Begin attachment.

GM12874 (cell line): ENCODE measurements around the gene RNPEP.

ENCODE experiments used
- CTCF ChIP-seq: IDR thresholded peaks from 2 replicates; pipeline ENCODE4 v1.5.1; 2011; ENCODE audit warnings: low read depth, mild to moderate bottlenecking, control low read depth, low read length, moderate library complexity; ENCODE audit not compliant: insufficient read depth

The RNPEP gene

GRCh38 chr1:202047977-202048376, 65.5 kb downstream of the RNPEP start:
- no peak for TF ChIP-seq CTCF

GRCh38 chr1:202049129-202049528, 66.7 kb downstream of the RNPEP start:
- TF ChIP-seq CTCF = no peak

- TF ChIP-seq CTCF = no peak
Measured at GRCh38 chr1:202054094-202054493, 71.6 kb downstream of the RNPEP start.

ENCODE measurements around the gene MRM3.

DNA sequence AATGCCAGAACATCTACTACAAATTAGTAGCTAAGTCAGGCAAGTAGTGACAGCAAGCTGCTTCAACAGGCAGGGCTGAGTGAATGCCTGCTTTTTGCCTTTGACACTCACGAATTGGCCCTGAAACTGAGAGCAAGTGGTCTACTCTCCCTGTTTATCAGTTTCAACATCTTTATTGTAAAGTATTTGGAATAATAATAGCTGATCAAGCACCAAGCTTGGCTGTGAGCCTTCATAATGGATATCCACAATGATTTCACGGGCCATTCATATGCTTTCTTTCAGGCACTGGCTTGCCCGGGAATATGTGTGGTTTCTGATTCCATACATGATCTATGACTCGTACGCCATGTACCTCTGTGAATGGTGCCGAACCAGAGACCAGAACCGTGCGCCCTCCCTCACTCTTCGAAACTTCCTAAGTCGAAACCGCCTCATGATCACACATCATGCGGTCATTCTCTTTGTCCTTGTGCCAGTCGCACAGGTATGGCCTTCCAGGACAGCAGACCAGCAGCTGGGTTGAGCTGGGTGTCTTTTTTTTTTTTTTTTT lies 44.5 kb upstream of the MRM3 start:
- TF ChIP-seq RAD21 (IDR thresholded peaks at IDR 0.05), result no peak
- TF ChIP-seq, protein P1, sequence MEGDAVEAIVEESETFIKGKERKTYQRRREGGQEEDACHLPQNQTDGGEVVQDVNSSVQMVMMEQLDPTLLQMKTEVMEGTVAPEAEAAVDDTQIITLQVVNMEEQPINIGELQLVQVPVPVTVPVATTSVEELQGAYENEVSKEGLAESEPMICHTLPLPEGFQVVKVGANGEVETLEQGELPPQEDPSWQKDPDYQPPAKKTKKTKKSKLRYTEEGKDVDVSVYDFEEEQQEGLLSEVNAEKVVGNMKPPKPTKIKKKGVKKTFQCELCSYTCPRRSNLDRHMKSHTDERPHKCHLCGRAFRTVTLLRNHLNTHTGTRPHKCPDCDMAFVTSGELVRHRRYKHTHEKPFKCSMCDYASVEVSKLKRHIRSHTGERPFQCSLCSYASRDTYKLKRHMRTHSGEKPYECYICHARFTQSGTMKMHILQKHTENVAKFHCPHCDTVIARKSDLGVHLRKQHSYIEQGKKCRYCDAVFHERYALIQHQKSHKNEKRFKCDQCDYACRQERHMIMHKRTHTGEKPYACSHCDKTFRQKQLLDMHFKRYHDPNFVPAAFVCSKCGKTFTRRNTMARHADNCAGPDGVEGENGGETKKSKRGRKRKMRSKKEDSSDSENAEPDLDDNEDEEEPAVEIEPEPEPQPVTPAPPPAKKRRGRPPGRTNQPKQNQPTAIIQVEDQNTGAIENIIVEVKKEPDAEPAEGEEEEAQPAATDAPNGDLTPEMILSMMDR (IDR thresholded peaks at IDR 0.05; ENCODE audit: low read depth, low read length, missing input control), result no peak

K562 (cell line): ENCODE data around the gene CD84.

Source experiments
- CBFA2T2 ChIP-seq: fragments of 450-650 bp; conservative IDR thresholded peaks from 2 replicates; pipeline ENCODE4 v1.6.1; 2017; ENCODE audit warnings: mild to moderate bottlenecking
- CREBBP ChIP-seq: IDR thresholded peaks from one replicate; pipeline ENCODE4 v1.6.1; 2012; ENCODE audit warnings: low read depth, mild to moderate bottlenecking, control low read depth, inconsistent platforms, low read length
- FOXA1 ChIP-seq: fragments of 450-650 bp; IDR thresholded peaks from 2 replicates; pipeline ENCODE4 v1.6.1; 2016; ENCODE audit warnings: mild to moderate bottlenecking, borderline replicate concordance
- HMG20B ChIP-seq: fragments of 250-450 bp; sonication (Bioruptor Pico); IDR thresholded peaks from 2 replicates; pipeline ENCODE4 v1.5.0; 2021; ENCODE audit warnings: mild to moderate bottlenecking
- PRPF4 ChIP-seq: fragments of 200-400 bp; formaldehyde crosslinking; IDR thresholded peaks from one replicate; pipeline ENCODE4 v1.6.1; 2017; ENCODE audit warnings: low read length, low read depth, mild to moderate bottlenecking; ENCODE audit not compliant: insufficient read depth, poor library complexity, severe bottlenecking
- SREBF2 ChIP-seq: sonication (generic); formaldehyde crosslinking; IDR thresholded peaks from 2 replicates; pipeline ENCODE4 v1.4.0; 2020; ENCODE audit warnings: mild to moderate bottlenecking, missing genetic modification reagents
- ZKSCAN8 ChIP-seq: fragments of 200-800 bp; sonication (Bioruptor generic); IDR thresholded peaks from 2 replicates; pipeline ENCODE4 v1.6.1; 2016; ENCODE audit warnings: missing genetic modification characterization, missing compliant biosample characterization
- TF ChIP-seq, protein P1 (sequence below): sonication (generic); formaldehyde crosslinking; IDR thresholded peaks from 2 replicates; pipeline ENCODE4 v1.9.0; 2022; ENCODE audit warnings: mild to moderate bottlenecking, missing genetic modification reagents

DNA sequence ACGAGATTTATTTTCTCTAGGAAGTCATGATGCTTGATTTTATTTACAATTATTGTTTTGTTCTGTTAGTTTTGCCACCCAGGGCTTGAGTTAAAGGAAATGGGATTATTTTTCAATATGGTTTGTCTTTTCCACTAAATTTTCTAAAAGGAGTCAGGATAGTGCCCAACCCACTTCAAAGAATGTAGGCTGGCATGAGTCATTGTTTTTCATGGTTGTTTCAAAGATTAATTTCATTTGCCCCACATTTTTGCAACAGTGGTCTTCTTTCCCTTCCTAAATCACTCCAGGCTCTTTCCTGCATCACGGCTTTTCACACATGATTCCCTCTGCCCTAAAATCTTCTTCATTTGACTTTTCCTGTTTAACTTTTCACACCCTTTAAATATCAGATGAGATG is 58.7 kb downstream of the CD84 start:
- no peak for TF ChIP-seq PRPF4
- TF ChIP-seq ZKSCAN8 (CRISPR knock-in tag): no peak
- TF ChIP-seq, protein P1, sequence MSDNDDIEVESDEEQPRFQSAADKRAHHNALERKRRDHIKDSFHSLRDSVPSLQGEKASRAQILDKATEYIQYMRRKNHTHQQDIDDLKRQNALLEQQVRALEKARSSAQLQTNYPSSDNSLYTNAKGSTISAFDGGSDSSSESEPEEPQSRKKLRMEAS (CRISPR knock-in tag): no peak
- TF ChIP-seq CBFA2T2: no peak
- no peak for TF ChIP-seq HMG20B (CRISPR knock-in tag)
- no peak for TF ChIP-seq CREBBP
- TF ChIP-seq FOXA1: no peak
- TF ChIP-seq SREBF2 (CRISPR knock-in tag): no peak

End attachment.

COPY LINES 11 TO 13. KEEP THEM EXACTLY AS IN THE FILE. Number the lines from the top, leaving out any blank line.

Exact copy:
ENCODE measurements around the gene MRM3.

DNA sequence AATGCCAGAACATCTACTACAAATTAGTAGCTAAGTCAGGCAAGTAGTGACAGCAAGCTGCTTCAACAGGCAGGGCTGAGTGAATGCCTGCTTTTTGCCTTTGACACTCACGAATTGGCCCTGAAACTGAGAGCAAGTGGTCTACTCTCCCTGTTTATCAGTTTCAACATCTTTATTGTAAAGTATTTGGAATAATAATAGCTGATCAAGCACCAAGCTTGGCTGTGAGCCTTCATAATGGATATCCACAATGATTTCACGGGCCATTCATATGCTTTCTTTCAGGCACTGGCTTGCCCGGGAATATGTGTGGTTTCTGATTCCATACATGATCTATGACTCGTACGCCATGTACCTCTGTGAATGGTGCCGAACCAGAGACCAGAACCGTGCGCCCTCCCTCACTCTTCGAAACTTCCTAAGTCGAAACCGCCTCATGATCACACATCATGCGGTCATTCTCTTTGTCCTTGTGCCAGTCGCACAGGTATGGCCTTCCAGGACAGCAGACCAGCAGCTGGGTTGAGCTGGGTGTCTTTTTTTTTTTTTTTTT lies 44.5 kb upstream of the MRM3 start:
- TF ChIP-seq RAD21 (IDR thresholded peaks at IDR 0.05), result no peak